Long stints atop U.S. men's figure skating were common for decades. No fewer than eight skaters, including Dick Button, Scott Hamilton and Brian Boitano, have reigned for at least four straight years.
Boitano was the most recent American to manage the feat, though, and that was in 1988. Quadruple jumps were something new back then.
Nathan Chen, master of the quad, is on the verge of skating off with his fourth consecutive title at the U.S. Championships this week. He says such an achievement is not front and center in his mind.
“I have never really thought about that,” the 20-year-old Chen says. "It's awesome to be able to be in a position for that to possibly happen. Of course, going to competitions you are driven by wanting to medal, wanting to, of course, stand on the top of the podium. But regardless, that is based on how results are scored and how the rest of the skaters do, and that is something that you can't really control.
“I don't like to typically think about that, but the fact of the matter is these guys have done that and that is incredible and it is amazing to be able to follow in these guys' footsteps.”
Except that Chen, who also has won the past two world championships, has done a lot more than follow in their skate tracks. Yes, Hamilton was a trendsetter for his simplified costumes and his showmanship as a competitor — and then as a figure skating entrepreneur, spokesman and advocate. Boitano was as precise a skater as the U.S. brand of the sport has ever seen, equally superb technically and artistically.
Neither truly tested the technical boundaries the way Chen has. He hasn't lost a competition since his mistake-riddled short program at the 2018 Olympics ruined any chance for a medal. (He did win team bronze at those games.) He won both of his Grand Prix events this season, then easily took the Grand Prix Final.
Along the way, he's shattered points records and, at least for now, surpassed two-time Olympic gold medalist Yuzuru Hanyu of Japan as the preeminent men's skater.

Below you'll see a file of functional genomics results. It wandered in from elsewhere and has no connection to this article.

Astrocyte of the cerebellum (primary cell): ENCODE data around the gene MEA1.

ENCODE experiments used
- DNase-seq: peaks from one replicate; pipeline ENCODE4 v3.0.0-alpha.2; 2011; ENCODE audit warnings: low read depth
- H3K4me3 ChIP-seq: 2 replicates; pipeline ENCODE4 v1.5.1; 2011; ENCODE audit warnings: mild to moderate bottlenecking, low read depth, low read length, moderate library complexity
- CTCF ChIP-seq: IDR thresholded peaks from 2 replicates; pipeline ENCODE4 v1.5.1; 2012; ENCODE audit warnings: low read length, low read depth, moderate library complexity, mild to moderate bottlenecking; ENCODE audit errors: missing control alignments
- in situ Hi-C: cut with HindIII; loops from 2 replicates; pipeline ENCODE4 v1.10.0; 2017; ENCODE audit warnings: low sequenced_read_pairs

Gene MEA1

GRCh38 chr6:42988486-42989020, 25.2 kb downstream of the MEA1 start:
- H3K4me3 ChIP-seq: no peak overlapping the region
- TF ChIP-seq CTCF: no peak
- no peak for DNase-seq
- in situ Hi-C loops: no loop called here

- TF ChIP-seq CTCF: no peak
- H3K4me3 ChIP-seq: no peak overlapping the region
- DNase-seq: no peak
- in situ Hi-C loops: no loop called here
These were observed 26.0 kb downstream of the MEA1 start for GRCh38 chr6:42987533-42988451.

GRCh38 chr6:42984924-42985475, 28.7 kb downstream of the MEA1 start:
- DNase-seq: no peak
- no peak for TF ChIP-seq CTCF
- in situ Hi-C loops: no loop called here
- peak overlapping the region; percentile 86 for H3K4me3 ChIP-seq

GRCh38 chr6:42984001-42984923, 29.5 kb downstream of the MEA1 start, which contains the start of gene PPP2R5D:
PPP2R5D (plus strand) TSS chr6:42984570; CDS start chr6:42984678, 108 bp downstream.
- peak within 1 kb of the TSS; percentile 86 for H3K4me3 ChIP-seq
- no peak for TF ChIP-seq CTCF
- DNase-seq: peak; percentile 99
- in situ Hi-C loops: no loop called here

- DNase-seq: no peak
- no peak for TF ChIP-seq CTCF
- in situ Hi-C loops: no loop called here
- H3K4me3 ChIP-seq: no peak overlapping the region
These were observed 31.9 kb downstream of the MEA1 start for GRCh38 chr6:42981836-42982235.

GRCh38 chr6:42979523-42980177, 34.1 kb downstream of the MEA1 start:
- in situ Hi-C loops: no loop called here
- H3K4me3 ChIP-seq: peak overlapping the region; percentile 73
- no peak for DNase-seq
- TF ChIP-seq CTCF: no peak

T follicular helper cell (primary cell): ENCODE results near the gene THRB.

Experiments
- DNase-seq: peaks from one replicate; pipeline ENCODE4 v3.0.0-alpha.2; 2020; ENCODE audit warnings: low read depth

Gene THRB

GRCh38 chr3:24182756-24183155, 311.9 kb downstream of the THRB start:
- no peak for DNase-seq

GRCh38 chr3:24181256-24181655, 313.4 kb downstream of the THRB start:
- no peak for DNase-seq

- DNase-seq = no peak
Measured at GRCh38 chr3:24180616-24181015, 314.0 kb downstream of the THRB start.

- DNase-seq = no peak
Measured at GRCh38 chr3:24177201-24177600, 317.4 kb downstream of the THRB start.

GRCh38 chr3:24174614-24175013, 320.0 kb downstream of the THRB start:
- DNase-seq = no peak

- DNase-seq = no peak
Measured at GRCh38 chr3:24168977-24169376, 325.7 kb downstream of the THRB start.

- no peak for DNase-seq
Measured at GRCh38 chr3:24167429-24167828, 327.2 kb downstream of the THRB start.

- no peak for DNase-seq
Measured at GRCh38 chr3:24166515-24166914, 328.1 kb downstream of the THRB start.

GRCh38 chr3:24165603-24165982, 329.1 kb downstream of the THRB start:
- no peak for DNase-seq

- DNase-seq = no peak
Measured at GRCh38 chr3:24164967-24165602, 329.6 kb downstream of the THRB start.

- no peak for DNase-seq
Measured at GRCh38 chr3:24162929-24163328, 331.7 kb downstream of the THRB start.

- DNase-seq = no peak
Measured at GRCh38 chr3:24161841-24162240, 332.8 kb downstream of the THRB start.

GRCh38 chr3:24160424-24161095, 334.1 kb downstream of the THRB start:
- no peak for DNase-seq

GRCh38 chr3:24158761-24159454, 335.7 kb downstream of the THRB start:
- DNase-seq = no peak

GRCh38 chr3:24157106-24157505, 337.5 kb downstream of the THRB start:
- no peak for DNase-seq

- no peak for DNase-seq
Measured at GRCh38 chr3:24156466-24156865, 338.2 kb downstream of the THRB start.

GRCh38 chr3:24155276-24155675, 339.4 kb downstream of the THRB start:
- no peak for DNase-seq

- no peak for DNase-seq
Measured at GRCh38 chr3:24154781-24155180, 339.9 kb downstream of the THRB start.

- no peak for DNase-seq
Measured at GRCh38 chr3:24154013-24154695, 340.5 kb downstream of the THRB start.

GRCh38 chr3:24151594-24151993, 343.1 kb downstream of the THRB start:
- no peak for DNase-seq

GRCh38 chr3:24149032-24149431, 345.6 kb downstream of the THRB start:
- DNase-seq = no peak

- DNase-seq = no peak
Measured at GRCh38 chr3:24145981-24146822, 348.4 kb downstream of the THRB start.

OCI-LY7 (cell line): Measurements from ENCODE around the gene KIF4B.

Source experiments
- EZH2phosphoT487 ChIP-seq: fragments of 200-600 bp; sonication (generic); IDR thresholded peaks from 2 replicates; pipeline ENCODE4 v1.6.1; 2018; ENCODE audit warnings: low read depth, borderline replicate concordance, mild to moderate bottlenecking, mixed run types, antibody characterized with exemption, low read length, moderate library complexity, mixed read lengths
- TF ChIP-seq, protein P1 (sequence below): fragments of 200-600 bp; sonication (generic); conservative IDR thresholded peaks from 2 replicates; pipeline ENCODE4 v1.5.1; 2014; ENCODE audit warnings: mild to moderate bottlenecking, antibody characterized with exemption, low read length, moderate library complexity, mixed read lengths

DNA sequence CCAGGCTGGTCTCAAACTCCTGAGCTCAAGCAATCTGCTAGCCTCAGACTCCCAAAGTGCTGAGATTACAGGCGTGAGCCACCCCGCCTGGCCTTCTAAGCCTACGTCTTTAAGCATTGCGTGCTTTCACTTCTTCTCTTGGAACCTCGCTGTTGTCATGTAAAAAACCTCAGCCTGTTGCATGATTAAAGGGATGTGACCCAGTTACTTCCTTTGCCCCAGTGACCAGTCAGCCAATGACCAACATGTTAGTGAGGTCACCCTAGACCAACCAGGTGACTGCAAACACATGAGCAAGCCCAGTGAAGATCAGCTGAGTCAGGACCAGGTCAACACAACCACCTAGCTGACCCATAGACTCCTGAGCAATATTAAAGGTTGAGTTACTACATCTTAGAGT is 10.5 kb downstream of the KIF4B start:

But Chen isn't thinking about the bigger picture right now. A full-time student at Yale and coming off a short illness, he's likely to cut back on his free skate program at nationals.
“Right now I'm trying to get my job done,” he says. "Things didn't kind of go exactly as I planned to during training, so I'm trying to utilize what time I have ... to get myself as ready as possible and put down whatever programs I can do to maintain my composure and my health throughout the rest of the season.
“I don't think that it is necessary to put a strain on my body to push through and do the exact same content I was doing the rest of the season. And personally, I don't think I am ready for that right now.”
Chen knows he must be prepared by mid-March for worlds, where — unlike at nationals — he will be strongly tested by the competition. By the way, the last American to win three consecutive world crowns was Hamilton, who took four in a row from 1981-84.
“I want to continue pushing myself as much as I can,” Chen says. "I think there are limitations to the human body, so I'm not sure how much you can push it. I am excited to see what the other guys are going to do — you can't count them out in conversations as far as projecting the sport and see where that goes. And hopefully that will give me motivation for what I can do.
“As of now I still have less than two years before the next (Olympic) games. In that time I would still love to keep improving ... to make myself even more of a full-package skater so to speak.”